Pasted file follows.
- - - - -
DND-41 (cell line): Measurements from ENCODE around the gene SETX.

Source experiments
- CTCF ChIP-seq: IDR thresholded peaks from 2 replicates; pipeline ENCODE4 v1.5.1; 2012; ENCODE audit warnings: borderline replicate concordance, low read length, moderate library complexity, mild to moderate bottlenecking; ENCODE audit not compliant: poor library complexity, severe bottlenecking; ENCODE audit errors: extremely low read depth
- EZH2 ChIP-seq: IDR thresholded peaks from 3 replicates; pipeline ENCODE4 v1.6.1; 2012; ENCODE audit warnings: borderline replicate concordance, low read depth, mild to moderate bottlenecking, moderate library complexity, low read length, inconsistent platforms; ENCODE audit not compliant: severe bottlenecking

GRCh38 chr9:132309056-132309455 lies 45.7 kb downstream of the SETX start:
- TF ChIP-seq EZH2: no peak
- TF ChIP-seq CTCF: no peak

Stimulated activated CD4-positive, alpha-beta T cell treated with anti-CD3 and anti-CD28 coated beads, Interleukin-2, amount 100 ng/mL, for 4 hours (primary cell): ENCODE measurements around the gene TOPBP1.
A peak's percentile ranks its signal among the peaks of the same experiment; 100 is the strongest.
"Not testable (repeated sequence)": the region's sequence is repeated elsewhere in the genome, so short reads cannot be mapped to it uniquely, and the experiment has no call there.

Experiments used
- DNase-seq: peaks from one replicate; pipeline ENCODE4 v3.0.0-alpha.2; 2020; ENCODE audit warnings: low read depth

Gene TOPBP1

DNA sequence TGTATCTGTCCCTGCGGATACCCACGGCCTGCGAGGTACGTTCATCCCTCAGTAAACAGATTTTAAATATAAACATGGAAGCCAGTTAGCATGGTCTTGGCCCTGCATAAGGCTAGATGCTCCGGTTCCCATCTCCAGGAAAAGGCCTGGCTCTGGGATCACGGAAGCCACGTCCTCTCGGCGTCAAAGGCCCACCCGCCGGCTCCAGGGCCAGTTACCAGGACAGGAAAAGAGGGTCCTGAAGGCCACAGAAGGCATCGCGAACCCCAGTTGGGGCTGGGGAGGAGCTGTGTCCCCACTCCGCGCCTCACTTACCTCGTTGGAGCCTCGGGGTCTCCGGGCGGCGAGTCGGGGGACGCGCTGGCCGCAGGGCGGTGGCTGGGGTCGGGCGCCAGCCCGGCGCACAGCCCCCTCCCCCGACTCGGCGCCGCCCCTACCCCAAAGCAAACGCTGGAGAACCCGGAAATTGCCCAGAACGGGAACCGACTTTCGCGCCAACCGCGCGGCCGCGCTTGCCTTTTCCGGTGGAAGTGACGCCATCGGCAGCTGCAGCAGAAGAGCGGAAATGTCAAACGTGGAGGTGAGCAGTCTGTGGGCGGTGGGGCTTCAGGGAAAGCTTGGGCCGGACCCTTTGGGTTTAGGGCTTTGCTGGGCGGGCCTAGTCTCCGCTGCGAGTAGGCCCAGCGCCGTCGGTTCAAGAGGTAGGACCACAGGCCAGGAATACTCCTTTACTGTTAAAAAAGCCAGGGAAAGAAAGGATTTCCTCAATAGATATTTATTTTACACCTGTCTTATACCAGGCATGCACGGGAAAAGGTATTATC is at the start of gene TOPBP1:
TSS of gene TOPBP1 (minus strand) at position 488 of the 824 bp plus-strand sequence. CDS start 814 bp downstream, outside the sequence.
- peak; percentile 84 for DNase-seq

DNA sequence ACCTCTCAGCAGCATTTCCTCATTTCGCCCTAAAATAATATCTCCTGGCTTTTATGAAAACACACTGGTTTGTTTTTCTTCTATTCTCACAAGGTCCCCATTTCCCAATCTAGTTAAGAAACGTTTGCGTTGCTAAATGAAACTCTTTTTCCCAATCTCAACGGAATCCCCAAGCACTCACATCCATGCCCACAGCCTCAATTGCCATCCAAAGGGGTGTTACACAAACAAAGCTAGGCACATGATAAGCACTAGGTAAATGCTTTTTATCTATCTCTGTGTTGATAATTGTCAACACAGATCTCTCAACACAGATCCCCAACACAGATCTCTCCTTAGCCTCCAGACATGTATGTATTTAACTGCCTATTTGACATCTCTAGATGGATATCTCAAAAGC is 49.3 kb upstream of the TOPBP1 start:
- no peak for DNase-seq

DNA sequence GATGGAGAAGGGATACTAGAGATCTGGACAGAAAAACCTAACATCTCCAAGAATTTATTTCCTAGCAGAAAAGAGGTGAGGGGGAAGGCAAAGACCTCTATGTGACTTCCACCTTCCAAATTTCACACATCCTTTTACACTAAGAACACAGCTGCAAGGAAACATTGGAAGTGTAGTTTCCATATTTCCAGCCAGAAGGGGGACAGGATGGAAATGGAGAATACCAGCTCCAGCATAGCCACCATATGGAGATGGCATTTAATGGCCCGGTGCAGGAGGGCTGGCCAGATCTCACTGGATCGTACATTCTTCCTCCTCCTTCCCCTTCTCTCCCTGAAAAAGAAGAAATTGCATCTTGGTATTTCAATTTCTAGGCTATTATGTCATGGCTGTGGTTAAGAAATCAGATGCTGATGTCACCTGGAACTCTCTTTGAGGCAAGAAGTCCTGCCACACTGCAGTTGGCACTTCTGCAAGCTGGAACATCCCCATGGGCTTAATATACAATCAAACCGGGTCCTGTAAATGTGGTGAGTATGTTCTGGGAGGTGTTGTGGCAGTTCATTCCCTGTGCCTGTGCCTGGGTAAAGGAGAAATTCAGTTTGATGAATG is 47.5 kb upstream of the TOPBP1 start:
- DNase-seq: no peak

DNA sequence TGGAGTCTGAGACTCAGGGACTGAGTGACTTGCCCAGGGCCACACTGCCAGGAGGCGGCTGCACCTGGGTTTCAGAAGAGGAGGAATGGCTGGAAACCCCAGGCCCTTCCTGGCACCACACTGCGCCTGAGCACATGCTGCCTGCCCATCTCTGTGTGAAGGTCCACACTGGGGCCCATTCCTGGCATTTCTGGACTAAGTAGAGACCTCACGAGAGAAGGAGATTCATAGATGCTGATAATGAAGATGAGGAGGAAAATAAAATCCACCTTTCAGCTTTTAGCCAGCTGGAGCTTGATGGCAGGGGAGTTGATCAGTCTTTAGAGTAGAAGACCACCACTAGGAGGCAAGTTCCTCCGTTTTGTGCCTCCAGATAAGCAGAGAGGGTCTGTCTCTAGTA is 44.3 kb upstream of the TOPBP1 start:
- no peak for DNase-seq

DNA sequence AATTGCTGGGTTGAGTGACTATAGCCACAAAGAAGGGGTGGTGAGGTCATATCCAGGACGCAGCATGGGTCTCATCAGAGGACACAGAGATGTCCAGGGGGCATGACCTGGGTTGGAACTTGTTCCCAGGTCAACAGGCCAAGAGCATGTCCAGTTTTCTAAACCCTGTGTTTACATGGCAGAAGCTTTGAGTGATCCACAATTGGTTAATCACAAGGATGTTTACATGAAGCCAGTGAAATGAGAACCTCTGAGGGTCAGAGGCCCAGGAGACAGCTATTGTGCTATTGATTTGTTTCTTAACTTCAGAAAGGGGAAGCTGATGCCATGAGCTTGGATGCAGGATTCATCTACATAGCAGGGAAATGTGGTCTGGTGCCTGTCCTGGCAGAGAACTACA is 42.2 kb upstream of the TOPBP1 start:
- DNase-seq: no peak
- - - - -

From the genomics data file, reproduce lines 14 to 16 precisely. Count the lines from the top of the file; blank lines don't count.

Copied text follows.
DNA sequence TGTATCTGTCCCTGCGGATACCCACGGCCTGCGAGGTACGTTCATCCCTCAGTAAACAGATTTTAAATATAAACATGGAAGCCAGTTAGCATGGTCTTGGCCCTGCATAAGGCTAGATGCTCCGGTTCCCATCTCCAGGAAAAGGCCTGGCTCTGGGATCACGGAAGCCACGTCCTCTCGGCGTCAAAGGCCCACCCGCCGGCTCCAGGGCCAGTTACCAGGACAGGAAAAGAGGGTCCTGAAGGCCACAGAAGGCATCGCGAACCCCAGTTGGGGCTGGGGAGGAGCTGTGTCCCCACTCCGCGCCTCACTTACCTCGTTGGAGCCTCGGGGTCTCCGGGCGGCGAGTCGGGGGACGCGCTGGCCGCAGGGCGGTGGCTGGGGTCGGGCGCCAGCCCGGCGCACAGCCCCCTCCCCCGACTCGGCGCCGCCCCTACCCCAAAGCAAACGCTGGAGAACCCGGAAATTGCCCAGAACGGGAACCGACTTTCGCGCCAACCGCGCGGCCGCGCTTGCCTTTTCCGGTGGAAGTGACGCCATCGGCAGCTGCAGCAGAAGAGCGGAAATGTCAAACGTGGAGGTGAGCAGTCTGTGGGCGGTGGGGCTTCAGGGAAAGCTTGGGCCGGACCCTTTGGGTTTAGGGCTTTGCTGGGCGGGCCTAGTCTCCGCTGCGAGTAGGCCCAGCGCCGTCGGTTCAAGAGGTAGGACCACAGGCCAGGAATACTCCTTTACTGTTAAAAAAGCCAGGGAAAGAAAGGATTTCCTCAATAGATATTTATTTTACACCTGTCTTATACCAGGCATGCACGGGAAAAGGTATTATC is at the start of gene TOPBP1:
TSS of gene TOPBP1 (minus strand) at position 488 of the 824 bp plus-strand sequence. CDS start 814 bp downstream, outside the sequence.
- peak; percentile 84 for DNase-seq